Life at work can be a never-ending to-do list. Call this person back, send those emails, book that meeting…the list goes on and on. With all the rushing, typing, talking, and meeting, it’s understandable how you can get stressed by what’s next, instead of focussing on what’s right in front of you — the present moment.
Mindfulness is a practice that can help you slow down, breathe, and tap into the awareness of how and why you’re feeling a particular way. Being mindful is about being present and focusing on what is happening to you and around you. It’s a practice that allows you to observe and accept the thoughts, emotions, and consequences of your current situation.
But how is it possible to focus on the now, when there are a million other thoughts and questions running through your head? Here are three ideas to help you bring mindfulness to your work:
- Stay away from multitasking.
Contrary to popular belief, multitasking does not mean you are more efficient. Because you’re less distracted, focusing on one task can actually be more helpful in completing your work in less time and with greater accuracy. Most importantly, it means you have given your energy and thoughts to that one particular job, and that usually translates into producing a better product. Find ways that work for you to “single-task”: split your day into blocks of time, for example; or find a quiet place away from your usual workspace to make a dent in that report.
- Notice and acknowledge your emotions.
Take notice of your emotions throughout the day, and when and why they might happen. If you’re having a conflict with a co-worker, evaluate the source of the issue. Is it how they’re speaking to you, or how they approached you? Are you overwhelmed with another task, and can’t focus on their needs right now? Take a moment to breathe, understand what’s going on internally, and respond appropriately. Acknowledging how you feel will give you a sign in how to approach the situation.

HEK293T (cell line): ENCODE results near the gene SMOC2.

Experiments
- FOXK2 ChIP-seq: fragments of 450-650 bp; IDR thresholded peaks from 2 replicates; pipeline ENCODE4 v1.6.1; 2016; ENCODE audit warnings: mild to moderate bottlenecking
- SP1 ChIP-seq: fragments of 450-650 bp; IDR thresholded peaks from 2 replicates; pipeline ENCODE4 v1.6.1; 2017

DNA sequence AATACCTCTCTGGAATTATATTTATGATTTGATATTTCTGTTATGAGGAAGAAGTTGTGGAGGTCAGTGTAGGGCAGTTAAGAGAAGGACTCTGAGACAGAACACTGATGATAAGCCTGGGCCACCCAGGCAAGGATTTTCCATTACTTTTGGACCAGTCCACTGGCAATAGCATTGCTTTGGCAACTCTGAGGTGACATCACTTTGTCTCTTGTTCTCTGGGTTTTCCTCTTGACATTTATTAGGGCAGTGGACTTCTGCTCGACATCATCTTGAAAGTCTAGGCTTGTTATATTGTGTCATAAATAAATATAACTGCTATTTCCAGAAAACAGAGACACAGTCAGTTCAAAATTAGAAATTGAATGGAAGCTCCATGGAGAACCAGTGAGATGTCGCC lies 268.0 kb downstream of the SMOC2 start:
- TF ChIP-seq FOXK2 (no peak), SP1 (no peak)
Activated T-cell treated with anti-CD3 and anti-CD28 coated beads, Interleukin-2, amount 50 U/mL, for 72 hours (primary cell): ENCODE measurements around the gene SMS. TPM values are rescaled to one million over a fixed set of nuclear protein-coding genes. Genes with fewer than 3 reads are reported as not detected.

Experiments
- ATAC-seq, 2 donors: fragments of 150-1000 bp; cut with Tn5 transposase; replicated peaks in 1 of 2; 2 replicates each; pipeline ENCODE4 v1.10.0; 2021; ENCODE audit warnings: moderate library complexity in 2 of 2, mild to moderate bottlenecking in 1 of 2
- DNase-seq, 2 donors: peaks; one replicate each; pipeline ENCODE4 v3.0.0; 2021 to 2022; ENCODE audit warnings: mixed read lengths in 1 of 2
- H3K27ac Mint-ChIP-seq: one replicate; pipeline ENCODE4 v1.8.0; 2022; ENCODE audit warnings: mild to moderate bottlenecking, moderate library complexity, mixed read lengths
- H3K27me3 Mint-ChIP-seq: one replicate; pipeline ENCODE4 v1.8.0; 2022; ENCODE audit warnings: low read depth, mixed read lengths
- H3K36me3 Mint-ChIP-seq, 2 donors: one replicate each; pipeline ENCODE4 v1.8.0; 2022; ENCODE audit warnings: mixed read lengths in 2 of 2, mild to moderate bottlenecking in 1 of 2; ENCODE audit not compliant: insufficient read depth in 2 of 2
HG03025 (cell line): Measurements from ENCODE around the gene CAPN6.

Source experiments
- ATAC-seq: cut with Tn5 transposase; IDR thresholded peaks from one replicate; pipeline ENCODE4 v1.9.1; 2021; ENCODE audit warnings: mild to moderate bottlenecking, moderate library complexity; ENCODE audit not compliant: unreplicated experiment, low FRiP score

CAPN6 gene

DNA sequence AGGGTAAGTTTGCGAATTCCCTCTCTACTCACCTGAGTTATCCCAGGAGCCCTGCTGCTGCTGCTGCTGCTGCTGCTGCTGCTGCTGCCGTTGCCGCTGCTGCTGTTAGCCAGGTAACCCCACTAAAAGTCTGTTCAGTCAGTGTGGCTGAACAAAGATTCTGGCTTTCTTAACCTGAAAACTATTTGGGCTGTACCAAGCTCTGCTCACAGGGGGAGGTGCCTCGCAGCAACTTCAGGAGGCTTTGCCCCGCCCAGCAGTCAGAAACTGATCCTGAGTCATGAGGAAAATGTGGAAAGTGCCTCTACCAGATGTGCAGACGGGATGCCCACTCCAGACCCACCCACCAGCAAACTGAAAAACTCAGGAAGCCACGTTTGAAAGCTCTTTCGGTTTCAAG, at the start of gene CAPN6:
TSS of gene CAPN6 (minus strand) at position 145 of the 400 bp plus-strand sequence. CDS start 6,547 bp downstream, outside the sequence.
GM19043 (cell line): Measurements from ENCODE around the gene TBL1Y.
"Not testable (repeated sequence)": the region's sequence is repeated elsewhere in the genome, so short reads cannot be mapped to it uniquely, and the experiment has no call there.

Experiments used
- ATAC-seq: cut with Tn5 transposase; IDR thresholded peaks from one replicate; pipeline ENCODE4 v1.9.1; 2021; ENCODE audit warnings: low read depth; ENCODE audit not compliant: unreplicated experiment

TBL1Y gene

- Reflect on the positive.
At the end of the day, reflect on what made you feel good about your work day. Maybe you were nervous about a meeting with an upset client, but it ended well. What caused this? Was it your tone of voice? Did you come to a resolution for both you and the client? Was it how you listened to their concerns? Reflecting on the successes of your work today is a great motivator for being present tomorrow — and it’s also helpful in assessing what you might do the same or differently if the situation happens again.
Like any new skill, embracing mindfulness takes practice, but the benefits can be worth it. Mindfulness practice has been linked to reducing levels of stress, anxiety, and depression. Be patient with yourself as you practice these new techniques. Mindfulness at work is all part of achieving a well-balanced, healthier you.
This article was written by the YMCA of Greater Toronto Area.